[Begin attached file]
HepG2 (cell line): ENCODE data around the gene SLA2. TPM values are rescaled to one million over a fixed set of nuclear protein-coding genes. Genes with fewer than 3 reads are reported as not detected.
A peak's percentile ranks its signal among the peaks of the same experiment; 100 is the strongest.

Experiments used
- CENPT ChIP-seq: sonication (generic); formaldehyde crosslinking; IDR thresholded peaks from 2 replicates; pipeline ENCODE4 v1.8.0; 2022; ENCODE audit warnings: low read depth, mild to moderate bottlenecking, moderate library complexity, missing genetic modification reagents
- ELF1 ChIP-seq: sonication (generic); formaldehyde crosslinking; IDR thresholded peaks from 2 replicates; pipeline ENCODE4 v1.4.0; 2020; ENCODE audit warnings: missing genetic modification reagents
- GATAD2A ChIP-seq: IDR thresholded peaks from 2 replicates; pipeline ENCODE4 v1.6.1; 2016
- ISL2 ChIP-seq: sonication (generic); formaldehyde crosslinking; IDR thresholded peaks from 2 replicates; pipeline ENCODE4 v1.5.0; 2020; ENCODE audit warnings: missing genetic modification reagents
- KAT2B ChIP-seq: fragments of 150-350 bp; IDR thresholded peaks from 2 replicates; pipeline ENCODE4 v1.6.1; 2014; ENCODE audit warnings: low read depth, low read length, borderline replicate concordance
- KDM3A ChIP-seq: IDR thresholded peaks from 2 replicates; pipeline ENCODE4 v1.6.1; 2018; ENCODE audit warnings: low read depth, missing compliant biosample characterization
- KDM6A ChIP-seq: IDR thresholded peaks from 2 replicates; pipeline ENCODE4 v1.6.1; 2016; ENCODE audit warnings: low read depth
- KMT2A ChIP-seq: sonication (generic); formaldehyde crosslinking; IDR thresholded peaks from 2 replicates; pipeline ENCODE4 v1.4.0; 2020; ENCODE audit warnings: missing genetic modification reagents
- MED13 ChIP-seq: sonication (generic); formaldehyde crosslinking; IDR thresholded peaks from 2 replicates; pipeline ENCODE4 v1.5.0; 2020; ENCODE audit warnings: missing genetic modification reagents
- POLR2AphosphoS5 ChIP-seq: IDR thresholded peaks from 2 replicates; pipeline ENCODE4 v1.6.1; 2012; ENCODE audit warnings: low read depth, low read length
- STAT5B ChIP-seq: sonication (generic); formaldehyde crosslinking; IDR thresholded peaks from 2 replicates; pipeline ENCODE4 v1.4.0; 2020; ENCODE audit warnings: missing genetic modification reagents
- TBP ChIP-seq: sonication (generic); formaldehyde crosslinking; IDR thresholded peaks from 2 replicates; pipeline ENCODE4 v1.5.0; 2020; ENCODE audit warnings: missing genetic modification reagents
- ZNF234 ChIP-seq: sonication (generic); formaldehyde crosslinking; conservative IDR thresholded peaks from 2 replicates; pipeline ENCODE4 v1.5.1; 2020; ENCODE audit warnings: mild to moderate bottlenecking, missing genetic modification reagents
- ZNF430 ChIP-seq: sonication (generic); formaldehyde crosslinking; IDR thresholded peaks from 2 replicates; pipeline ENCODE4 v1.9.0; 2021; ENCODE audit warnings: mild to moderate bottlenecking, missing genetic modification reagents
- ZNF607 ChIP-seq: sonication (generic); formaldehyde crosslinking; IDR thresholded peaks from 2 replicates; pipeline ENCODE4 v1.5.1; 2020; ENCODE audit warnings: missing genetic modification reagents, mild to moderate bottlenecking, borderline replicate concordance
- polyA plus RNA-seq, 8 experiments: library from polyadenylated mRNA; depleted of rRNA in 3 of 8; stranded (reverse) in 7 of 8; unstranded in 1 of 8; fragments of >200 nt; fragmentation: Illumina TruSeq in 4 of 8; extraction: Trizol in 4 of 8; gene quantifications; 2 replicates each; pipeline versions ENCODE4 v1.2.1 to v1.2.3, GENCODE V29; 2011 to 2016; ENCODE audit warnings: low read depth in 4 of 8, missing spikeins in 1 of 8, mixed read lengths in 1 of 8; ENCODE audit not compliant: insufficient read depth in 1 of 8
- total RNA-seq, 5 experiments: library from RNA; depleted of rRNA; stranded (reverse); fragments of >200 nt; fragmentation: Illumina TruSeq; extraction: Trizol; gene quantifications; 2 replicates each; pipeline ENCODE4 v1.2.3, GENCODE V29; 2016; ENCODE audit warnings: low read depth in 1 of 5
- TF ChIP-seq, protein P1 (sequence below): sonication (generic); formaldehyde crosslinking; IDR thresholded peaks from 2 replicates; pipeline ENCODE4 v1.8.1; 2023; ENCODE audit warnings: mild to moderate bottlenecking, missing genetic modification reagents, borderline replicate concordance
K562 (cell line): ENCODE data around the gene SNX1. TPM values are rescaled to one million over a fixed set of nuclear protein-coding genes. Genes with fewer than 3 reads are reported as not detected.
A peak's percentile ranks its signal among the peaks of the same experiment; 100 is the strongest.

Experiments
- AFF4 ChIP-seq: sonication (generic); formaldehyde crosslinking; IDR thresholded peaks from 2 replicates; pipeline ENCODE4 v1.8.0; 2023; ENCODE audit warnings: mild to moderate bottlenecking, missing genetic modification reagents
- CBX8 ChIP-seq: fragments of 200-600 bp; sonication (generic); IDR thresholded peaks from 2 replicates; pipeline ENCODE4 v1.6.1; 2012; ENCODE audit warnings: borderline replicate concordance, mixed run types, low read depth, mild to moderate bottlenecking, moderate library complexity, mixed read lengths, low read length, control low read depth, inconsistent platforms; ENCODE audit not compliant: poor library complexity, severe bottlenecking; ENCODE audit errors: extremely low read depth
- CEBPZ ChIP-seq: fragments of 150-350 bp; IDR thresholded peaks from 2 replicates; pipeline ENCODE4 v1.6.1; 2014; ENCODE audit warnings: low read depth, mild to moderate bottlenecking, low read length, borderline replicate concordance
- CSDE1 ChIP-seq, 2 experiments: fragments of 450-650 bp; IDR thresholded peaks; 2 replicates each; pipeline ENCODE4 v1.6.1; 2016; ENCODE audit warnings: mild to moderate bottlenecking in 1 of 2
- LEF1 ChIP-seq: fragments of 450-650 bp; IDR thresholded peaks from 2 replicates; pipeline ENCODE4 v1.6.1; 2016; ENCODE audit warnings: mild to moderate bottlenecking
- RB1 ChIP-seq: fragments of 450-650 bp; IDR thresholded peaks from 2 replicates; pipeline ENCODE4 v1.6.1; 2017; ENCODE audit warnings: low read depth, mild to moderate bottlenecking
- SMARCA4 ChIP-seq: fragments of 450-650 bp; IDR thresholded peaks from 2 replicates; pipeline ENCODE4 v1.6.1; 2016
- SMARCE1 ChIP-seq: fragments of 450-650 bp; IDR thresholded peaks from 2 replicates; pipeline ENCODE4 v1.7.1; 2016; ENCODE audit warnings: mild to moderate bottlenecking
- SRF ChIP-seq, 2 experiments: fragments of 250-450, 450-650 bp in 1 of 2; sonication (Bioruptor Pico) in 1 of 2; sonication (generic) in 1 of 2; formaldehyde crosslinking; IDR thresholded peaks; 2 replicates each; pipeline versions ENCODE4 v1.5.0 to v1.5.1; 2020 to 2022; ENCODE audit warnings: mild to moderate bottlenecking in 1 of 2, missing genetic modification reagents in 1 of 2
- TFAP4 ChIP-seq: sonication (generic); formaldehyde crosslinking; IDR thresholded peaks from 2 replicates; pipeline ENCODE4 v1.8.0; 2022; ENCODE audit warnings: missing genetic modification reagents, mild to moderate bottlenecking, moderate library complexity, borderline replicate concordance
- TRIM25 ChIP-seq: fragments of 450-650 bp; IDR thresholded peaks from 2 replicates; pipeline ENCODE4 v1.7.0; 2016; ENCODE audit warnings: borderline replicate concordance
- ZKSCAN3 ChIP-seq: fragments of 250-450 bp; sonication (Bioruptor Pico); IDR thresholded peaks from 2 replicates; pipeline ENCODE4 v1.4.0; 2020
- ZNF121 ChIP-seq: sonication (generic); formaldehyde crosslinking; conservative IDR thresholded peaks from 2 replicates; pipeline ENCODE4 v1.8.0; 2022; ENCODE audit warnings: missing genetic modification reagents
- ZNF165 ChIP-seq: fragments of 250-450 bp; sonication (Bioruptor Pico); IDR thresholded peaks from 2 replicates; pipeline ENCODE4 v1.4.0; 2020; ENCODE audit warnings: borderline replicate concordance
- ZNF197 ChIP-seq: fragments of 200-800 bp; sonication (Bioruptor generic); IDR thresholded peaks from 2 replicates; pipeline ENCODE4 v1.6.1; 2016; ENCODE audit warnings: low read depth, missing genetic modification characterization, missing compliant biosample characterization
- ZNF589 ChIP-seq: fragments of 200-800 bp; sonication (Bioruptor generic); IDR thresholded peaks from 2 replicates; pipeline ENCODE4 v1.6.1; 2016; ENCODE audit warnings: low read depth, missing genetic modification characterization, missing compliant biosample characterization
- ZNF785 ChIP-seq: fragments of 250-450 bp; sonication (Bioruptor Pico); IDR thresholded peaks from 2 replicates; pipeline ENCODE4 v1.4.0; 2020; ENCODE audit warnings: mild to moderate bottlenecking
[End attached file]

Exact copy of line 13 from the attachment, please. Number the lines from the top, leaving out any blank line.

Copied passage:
- POLR2AphosphoS5 ChIP-seq: IDR thresholded peaks from 2 replicates; pipeline ENCODE4 v1.6.1; 2012; ENCODE audit warnings: low read depth, low read length